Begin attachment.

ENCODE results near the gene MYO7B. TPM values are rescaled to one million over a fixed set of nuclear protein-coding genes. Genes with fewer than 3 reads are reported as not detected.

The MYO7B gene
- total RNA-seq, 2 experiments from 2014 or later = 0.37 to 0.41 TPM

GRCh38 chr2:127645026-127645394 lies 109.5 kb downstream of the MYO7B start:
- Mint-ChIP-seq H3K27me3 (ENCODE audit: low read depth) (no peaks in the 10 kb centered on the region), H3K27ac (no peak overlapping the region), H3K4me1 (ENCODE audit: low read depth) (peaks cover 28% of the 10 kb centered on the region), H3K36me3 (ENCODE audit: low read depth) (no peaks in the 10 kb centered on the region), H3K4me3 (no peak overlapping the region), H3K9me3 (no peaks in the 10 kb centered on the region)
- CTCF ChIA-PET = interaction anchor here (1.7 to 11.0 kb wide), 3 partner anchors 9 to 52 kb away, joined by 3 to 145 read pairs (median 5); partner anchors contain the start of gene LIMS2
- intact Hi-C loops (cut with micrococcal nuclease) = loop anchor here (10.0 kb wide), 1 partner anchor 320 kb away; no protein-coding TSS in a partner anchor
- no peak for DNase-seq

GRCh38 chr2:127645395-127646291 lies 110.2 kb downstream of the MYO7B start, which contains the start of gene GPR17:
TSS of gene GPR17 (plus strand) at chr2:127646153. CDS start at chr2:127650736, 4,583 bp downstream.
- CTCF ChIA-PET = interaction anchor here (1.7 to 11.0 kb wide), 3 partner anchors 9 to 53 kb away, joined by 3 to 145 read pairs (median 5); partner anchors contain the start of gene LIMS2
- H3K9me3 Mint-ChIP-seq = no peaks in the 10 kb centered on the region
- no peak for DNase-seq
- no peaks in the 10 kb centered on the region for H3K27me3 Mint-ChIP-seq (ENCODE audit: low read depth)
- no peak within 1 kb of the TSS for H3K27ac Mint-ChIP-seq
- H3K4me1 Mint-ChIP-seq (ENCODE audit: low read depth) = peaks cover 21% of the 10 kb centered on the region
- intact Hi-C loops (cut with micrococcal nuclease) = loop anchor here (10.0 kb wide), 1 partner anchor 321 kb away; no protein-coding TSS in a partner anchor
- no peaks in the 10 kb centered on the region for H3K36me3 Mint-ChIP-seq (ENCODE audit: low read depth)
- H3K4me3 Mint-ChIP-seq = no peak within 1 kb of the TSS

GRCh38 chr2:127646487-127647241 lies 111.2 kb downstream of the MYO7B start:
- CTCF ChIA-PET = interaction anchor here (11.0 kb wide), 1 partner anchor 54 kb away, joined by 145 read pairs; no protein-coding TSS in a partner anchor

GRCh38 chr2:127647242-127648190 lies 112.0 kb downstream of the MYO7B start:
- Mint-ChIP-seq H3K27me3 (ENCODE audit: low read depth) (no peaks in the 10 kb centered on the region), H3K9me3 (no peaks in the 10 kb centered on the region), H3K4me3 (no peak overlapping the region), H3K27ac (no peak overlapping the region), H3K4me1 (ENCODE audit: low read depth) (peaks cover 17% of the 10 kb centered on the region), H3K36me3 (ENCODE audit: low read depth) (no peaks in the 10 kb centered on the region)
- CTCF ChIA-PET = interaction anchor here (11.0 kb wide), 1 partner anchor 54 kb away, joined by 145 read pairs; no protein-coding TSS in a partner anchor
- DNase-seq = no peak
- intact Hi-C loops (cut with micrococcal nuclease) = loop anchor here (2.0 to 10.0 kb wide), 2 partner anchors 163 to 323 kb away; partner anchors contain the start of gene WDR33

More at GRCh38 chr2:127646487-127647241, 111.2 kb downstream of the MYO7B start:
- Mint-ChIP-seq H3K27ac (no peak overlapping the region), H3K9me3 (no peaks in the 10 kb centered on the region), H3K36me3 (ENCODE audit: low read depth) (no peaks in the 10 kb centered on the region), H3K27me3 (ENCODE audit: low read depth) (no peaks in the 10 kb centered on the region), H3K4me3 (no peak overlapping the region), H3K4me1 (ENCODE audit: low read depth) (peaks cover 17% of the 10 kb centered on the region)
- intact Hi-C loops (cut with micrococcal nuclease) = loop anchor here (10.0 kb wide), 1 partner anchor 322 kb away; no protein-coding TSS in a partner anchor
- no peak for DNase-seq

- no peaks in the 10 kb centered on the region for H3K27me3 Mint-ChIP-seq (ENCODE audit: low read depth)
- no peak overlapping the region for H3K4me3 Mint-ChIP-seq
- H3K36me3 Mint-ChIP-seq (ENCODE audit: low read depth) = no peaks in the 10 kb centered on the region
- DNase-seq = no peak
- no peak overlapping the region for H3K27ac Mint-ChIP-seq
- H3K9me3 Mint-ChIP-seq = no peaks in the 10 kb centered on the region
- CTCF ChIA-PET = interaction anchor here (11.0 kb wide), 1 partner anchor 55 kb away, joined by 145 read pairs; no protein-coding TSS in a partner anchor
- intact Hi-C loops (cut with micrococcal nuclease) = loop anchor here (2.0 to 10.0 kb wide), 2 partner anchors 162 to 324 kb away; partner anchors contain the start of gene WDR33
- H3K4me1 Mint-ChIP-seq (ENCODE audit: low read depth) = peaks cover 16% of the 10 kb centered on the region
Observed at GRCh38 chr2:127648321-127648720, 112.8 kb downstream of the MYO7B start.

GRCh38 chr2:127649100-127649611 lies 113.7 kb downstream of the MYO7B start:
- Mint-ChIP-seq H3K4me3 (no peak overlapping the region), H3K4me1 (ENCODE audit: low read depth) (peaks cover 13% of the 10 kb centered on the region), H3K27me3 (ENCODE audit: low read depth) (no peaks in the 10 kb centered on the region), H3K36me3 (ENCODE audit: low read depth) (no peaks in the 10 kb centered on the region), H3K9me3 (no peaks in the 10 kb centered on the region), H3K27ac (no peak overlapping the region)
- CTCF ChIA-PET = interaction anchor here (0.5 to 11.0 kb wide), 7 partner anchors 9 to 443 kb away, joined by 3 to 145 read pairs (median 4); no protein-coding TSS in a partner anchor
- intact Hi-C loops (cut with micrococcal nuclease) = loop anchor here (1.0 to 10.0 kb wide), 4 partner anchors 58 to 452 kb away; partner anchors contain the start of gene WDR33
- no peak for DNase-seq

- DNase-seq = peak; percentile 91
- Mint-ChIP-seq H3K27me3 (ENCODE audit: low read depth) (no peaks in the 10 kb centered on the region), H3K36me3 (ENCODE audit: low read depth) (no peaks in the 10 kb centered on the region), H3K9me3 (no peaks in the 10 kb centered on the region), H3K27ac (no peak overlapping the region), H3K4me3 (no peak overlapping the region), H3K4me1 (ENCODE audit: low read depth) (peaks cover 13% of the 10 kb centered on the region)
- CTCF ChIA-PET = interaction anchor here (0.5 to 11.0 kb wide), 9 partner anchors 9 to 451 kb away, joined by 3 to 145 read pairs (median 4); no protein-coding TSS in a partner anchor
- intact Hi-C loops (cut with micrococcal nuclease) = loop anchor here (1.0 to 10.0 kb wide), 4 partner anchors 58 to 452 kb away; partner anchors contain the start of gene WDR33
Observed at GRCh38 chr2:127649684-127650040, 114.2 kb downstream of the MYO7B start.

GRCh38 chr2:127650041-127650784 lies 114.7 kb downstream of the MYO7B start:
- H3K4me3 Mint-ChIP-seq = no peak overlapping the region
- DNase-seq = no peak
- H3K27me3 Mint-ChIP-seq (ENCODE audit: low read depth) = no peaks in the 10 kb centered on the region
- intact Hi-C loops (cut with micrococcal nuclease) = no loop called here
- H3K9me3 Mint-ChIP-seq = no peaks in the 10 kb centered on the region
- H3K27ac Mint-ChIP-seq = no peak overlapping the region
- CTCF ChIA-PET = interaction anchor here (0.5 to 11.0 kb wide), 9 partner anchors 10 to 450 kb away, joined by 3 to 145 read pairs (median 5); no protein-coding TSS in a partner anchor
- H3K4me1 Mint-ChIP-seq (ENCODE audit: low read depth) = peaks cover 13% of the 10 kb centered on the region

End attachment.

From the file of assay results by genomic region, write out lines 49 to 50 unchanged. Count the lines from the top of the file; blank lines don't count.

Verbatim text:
- intact Hi-C loops (cut with micrococcal nuclease) = loop anchor here (1.0 to 10.0 kb wide), 4 partner anchors 58 to 452 kb away; partner anchors contain the start of gene WDR33
Observed at GRCh38 chr2:127649684-127650040, 114.2 kb downstream of the MYO7B start.